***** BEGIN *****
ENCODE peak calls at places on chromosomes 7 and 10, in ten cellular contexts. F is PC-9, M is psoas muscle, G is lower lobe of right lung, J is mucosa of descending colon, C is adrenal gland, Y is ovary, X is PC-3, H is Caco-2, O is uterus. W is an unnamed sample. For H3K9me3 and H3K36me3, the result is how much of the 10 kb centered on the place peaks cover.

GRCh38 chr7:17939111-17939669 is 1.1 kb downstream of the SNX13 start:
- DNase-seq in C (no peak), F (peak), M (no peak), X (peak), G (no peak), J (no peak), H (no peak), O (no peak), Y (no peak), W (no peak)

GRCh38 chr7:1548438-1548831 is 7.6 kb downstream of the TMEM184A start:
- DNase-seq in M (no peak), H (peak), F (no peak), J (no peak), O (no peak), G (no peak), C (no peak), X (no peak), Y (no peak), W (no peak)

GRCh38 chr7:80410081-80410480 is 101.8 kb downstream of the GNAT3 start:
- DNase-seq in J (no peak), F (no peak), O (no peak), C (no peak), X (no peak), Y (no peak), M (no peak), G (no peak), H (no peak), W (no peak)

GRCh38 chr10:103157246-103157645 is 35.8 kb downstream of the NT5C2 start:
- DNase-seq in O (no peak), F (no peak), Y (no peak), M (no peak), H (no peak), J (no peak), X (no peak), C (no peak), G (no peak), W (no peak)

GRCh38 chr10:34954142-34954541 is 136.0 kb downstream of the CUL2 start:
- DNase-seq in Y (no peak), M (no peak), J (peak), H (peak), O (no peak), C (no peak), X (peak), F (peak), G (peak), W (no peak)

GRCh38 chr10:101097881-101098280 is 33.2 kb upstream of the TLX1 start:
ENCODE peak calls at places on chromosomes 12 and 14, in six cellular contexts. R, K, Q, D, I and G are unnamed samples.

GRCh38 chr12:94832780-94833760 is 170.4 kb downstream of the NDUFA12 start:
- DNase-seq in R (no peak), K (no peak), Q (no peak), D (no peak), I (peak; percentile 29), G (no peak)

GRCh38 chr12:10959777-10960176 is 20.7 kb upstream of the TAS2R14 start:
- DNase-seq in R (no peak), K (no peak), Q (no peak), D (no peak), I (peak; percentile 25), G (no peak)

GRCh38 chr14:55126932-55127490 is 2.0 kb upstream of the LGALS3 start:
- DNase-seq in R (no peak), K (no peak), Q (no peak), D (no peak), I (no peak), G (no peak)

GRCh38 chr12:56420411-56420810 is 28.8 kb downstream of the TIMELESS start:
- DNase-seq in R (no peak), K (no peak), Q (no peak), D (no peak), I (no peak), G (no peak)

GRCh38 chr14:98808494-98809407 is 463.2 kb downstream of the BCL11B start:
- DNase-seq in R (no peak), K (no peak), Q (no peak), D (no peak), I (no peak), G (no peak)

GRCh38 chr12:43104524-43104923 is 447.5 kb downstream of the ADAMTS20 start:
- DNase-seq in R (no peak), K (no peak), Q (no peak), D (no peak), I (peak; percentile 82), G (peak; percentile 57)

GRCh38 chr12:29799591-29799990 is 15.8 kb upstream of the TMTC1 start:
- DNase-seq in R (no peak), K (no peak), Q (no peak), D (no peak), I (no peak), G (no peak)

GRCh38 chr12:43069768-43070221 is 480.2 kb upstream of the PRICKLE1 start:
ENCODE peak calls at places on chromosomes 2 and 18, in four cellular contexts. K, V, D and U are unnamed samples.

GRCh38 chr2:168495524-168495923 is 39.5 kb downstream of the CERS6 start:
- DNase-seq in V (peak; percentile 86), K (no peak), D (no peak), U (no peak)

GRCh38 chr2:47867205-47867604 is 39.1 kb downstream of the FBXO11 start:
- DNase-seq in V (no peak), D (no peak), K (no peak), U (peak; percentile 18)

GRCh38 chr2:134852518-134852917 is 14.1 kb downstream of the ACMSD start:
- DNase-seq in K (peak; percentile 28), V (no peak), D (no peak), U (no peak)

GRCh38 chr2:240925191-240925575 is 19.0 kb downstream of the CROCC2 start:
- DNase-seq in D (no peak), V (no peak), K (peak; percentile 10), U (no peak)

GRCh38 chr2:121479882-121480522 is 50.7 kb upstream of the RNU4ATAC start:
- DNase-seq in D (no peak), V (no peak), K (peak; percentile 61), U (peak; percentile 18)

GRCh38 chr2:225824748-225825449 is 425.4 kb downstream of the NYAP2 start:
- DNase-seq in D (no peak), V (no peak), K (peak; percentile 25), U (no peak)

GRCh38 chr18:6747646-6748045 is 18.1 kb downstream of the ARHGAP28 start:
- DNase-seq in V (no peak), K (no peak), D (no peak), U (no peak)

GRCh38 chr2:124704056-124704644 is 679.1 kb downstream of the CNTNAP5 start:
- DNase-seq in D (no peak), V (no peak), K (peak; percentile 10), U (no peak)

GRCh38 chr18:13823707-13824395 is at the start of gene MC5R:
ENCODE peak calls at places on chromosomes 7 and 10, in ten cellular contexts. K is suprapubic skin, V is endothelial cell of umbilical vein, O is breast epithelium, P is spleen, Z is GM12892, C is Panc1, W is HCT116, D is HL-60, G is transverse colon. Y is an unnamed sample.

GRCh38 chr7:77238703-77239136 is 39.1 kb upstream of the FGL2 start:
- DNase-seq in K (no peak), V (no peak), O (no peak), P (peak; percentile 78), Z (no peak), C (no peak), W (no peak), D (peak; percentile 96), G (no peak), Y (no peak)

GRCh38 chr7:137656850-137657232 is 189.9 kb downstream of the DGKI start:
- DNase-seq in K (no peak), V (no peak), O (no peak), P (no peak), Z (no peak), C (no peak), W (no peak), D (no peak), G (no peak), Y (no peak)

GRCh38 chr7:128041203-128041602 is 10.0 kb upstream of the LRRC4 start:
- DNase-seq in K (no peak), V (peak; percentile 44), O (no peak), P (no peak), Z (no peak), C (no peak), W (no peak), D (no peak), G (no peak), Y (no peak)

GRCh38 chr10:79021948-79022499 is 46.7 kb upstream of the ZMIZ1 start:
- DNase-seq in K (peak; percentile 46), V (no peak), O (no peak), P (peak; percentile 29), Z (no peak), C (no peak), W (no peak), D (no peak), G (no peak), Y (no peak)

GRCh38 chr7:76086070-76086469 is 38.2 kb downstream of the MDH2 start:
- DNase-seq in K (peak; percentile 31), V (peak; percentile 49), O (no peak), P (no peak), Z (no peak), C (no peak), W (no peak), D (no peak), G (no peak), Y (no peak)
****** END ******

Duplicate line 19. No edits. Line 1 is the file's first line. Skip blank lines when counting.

- DNase-seq in R (no peak), K (no peak), Q (no peak), D (no peak), I (no peak), G (no peak)